Best things about this cover:

  • Would make a good cover for "Gawain and the Green Knight," or "Gawain and the Floating Head with Three Eyes."
  • I really should read Zelazny. My scifi knowledge is actually pretty poor. My new obsession with Leigh Brackett may change that, though.
  • I like the play of light on the armor and plume. And the bold white line following "THE"—all nice design details.


Best things about this back cover:

  • Uh … yellow?
  • "to redirect and control"—that's a bold use of bold.

Page 123~

The enormous salad waited on the floor.


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Tuesday, November 25, 2014

Paperback 836: The Jungle Seas / Arthur A. Ageton (Signet S1200)

Paperback 836: Signet Giant S1200 (1st ptg, 1955)

Title: The Jungle Seas
Author: Arthur A. Ageton
Cover artist: James Meese

Estimated value: $5-10


Best things about this cover:

  • "I think that's … yeah, that's just a freckle, Kathy. You're gonna be fine."
  • Navy Vampires of Tonga!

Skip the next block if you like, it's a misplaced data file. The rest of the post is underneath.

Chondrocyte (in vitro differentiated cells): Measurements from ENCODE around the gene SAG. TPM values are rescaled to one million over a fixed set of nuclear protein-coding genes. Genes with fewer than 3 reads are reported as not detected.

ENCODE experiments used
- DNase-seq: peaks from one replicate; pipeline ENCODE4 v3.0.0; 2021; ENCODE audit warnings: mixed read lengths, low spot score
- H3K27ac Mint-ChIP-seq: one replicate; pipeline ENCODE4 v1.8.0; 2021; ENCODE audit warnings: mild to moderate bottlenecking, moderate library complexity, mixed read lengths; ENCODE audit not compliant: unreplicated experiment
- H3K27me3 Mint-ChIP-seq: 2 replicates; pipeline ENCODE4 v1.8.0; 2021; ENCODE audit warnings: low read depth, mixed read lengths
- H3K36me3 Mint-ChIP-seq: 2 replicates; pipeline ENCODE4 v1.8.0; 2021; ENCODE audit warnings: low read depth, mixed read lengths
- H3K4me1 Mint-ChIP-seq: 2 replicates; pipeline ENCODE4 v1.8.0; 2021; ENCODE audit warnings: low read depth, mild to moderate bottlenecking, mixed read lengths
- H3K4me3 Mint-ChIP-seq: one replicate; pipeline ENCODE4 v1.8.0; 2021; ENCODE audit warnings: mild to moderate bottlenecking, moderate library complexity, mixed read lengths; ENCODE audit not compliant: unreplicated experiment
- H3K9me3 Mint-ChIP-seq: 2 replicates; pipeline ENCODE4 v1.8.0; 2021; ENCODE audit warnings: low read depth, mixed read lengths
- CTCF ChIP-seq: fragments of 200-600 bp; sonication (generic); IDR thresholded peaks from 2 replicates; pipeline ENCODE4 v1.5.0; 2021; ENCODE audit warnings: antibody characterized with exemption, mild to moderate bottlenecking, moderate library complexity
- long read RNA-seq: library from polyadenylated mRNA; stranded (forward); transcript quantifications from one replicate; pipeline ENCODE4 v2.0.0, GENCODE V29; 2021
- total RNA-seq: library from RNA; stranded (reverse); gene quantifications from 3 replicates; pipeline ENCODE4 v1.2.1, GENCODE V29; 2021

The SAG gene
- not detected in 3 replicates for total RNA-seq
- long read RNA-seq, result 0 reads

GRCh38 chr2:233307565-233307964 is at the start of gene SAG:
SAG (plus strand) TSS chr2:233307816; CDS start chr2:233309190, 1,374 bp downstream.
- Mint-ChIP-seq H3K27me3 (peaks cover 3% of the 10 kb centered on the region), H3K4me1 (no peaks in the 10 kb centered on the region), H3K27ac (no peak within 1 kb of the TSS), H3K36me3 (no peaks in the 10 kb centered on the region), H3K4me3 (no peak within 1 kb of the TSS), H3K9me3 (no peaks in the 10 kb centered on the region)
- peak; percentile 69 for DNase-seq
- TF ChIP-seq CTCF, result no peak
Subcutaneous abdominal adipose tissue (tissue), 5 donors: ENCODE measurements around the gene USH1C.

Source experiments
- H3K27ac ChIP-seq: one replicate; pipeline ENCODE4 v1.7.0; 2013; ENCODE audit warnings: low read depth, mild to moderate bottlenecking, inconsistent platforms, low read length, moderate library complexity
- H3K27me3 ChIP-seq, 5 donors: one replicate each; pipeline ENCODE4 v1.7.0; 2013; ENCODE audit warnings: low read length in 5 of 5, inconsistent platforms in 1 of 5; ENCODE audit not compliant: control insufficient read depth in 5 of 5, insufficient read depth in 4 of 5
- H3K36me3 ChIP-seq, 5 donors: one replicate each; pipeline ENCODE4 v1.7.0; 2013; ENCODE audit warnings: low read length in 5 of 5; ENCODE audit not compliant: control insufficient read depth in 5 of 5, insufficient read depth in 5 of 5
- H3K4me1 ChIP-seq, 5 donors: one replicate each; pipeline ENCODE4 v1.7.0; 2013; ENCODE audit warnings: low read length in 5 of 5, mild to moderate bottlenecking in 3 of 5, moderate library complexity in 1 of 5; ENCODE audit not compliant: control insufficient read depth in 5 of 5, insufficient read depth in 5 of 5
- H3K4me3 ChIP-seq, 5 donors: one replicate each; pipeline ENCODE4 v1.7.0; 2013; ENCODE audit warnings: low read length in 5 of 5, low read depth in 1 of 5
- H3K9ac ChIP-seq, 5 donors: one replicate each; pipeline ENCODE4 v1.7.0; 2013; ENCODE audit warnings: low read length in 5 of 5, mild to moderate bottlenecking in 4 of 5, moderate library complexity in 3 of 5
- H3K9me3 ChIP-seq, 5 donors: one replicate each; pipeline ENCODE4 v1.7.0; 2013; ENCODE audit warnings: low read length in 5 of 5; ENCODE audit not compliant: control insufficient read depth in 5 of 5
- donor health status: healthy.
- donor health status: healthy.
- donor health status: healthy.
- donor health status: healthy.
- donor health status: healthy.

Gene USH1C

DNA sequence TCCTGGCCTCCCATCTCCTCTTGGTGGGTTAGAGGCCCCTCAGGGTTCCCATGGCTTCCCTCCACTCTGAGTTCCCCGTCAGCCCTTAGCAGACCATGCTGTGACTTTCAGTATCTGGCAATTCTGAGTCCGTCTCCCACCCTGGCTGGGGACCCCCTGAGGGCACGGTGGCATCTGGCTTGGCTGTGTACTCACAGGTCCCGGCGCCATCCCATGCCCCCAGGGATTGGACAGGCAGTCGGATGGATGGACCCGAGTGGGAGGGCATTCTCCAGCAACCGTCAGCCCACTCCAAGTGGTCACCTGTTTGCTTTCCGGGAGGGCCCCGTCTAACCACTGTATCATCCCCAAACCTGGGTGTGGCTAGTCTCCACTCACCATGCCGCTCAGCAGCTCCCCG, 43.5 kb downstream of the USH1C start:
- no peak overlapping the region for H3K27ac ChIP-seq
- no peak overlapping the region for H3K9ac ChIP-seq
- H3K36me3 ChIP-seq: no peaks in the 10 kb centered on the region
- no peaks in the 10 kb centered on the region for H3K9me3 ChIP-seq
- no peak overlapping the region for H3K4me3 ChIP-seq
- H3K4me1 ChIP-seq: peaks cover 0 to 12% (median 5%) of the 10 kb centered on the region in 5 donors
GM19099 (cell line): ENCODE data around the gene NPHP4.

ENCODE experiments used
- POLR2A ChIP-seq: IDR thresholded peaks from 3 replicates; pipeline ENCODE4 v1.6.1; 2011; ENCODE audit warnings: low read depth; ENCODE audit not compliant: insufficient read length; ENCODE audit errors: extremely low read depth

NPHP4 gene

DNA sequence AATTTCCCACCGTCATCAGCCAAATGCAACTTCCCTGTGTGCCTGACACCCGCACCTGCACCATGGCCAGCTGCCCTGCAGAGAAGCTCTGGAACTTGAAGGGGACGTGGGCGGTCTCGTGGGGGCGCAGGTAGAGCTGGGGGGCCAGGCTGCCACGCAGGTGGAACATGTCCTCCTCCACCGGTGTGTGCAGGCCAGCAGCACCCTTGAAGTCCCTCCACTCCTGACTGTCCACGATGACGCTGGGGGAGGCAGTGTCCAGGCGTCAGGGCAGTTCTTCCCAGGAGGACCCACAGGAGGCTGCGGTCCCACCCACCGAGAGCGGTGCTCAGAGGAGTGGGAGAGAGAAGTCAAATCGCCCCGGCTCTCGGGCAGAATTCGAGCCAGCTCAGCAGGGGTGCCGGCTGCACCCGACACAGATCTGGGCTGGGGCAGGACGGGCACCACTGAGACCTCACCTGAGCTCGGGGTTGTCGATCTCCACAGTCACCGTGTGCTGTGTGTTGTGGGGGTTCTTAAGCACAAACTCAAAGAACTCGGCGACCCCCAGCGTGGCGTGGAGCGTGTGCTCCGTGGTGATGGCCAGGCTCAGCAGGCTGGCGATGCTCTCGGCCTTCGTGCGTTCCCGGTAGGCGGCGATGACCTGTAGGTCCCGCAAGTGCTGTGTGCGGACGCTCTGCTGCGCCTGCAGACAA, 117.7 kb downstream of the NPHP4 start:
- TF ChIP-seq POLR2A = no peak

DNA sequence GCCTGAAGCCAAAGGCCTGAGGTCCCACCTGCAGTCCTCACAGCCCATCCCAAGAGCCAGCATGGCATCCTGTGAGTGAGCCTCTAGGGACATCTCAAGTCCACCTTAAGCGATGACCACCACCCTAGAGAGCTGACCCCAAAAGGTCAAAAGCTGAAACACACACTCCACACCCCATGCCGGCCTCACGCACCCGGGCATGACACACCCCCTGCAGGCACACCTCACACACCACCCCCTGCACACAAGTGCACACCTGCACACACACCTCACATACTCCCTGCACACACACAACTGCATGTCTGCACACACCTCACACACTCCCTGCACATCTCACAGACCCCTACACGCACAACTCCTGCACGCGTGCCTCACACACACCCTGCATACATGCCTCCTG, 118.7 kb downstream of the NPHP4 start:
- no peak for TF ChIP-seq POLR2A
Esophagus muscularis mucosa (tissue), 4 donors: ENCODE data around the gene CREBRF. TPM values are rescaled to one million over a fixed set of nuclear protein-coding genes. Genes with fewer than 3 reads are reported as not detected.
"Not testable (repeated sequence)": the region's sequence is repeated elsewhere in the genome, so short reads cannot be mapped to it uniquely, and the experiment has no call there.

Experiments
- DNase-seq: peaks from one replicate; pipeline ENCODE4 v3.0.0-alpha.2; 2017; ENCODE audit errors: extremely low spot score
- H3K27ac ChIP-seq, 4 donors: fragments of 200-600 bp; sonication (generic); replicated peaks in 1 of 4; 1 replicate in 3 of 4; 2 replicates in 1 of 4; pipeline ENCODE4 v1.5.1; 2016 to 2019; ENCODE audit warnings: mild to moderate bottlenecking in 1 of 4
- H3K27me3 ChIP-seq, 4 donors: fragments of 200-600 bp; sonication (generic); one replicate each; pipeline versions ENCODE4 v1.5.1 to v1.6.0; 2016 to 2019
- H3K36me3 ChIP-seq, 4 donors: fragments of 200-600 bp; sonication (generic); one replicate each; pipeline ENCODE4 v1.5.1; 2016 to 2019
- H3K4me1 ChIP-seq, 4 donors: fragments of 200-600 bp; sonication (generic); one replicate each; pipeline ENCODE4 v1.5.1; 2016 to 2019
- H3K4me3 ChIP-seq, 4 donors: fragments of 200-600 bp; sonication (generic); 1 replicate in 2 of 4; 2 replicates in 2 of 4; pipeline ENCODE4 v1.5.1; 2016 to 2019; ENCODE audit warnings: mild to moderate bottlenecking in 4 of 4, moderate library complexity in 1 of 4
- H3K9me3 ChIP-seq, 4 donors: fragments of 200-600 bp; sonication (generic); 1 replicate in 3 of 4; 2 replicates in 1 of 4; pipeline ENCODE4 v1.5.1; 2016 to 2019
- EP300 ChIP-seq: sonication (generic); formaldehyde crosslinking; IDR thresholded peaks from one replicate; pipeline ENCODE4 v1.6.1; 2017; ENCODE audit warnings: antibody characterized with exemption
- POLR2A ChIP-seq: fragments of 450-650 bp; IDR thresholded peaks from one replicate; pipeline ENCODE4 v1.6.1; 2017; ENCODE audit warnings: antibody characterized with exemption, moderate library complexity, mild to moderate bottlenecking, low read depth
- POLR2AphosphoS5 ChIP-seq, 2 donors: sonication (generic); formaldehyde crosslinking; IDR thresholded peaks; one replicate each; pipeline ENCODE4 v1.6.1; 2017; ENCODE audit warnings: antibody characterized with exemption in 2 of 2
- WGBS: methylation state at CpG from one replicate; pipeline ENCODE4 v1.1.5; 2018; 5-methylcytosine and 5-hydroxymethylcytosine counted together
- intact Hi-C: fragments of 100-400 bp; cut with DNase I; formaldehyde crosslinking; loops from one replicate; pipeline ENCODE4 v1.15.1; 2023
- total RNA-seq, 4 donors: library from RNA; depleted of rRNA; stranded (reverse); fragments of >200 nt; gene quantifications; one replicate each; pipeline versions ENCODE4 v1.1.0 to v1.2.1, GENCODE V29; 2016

• He likes it when you scratch him here. *Really* likes it.
  • James Meese wants you to know that he can sure as hell paint hands. All hands, all day, mother*ckers!


Best things about this back cover:

  • Dude's like, "Squirrel!?"
  • "… a book to join THE CAINE MUTINY … on that shelf of books I haven't read."
  • "full-bodied" [wink!]

Page 123~

"Yes, sir. Was I groaning?"
"Were you groaning? Boy, you let out a scream that scared me right out of a sound sleep. Who's Rogers?"

"Uh … Rogers? … uh … he's this guy … you know … definitely not a former lover, if that's what you're thinking … oh, no wait. I mean 'Ginger'! 'Ginger Rogers!' Forget that other stuff I said. Ginger Rogers. Guys scream for her, right? Right. Ginger."


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Sunday, November 23, 2014

Paperback 835: Butcher's Dozen / John Bartlow Martin (Signet 909)

Paperback 835: Signet 909 (1st ptg, 1952)

Title: Butcher's Dozen
Author: John Bartlow Martin
Cover artist: Harry Schaare

Estimated value: $12-$18


Best things about this cover:

  • "Larry, are you… are you even trying? I feel like I'm doing all the work here. Would you lift for real, please? My calves are freezing."
  • Larry's a sucker for a left boob. "She's dead, Larry. Give it a rest."
  • Oooh, the *authorized* abridgment! I've been looking everywhere for this. Said no one.
  • "Torso Murders!" It's about a guy who really hates Greek statuary.


Best things about this back cover:

  • Never The Completely Sane Butcher. Not once. Unfair to butchers!